But the real test of India’s economic rebound lies in the small business community, especially the ones that find their way in the mainstream economy. These small businesses, popping up spontaneously to meet global needs and demand, are the ones that will eventually determine whether India will become the next Asian Tiger.
Deepak Parekh is the CEO of Sureprep of India and former senior accountant for a multinational corporation. Sureprep prepares U.S. personal income tax returns, processing more than 25,000 each year. Business is booming, and Parekh anticipates annual growth of 40 percent or more.
“We did a pilot project in 2000,” Mr. Parekh says as he recalls the initial stages of the company’s founding. After all, why should an Indian firm prepare tax returns for Americans? U.S. trained accountants would seem to have a natural comparative advantage. Not so. “We looked hard at the quality numbers,” he says. “We found that Indians were among the top performers and dedicated workers, willing to work 24-7 to get the job done.” American accountants made more errors on average than Indians, but were paid more and expected more time off. Sureprep now employs more than 200 Indian accountants and software engineers.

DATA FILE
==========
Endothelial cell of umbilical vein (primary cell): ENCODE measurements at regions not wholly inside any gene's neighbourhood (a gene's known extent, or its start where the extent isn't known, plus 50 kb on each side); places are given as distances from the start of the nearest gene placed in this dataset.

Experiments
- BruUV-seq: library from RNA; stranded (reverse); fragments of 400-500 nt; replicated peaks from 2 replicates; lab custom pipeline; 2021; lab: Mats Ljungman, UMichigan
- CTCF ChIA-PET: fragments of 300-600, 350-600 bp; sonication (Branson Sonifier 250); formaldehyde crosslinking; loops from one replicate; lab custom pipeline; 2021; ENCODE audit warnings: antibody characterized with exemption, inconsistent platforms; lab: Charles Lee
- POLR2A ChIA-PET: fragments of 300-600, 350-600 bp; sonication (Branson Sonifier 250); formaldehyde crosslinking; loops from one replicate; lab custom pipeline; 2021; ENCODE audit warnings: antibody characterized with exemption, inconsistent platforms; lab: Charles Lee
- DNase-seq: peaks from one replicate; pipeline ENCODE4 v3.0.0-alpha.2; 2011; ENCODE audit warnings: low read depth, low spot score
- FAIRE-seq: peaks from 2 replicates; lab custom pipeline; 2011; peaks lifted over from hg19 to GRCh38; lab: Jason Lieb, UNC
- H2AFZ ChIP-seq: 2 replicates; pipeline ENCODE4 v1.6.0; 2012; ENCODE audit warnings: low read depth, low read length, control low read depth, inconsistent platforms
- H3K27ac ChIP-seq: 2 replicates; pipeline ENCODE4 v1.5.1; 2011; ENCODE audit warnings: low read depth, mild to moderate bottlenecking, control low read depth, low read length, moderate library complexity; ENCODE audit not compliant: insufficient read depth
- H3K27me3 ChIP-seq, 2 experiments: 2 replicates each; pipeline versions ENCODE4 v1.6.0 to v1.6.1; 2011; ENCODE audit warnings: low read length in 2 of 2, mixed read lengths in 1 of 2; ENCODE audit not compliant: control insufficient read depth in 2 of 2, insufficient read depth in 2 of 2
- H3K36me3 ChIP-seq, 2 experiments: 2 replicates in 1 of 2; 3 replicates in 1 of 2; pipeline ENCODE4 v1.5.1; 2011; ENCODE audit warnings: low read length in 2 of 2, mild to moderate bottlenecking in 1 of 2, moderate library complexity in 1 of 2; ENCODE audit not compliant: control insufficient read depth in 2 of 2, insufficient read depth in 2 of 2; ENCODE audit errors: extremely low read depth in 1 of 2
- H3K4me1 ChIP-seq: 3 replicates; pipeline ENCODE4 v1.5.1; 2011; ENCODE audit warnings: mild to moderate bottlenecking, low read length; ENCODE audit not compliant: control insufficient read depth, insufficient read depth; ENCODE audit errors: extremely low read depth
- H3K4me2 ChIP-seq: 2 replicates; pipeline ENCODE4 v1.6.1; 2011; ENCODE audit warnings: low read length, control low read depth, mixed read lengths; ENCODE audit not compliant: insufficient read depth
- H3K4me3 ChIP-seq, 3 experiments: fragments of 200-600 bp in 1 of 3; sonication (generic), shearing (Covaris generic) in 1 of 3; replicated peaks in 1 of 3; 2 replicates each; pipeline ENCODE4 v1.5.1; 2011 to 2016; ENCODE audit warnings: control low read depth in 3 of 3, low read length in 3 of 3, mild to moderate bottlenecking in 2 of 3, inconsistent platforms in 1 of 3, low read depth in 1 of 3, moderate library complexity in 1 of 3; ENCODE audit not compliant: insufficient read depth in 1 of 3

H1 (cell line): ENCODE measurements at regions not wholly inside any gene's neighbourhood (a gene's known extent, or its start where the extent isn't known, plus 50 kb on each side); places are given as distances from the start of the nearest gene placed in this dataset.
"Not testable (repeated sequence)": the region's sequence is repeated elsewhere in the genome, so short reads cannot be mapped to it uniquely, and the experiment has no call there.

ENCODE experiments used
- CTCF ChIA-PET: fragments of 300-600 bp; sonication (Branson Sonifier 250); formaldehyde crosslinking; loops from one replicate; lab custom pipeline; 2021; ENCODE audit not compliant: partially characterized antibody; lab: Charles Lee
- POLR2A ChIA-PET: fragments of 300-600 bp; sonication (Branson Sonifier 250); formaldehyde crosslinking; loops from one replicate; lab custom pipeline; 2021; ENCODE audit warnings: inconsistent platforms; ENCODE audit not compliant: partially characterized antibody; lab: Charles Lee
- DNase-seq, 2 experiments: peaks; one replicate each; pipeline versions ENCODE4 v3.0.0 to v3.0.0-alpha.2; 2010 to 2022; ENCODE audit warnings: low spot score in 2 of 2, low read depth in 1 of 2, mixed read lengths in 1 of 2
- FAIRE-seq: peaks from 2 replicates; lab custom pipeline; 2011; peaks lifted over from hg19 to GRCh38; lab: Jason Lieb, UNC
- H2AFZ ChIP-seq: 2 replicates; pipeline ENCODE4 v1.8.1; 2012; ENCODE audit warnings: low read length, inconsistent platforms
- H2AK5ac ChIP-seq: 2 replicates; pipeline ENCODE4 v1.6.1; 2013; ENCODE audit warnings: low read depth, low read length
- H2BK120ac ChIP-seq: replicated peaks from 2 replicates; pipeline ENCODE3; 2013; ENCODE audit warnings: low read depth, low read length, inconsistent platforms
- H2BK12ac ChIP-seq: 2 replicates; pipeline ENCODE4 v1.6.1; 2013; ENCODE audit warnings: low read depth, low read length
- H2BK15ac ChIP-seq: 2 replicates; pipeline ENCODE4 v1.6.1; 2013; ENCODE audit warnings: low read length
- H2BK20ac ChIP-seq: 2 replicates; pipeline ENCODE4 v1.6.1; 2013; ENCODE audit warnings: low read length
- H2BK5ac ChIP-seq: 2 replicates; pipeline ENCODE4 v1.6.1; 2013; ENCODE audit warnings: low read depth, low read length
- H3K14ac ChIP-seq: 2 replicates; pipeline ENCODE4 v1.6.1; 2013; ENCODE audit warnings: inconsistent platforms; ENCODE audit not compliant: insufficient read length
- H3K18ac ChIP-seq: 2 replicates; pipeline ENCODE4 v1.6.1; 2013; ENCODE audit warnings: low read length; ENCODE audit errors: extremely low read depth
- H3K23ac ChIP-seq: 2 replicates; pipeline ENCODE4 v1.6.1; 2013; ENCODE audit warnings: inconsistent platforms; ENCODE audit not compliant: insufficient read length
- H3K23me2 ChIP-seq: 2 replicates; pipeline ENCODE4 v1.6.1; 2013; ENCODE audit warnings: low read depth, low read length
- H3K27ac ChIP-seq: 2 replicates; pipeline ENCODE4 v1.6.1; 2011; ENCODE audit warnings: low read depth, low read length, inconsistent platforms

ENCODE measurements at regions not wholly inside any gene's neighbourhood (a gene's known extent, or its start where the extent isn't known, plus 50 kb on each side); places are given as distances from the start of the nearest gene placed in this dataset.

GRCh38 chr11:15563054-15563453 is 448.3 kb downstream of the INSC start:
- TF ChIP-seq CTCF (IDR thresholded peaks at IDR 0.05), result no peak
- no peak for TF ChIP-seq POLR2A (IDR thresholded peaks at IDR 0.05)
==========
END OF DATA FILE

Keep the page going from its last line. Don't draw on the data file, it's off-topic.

Sureprep’s success — and that of India’s service sector — came about in part, oddly enough, due to socialism. Once the poster child for post-World War II socialism in the developing world, India erected one of the most regulated and protected economies in the world.
Yet this legacy did not impact much of the technology sector – which largely did not exist at the time of Independence — or the largely informal sector that thrives in places like Mumbai’s slums.
Dharavi, located north of the central business district and east of the airport, squeezes 900,000 people on just 2 square kilometers. That’s ten times more dense than Manhattan. By most estimates, more than half of Bombay’s population lives in ramshackle slums such as Dharavi.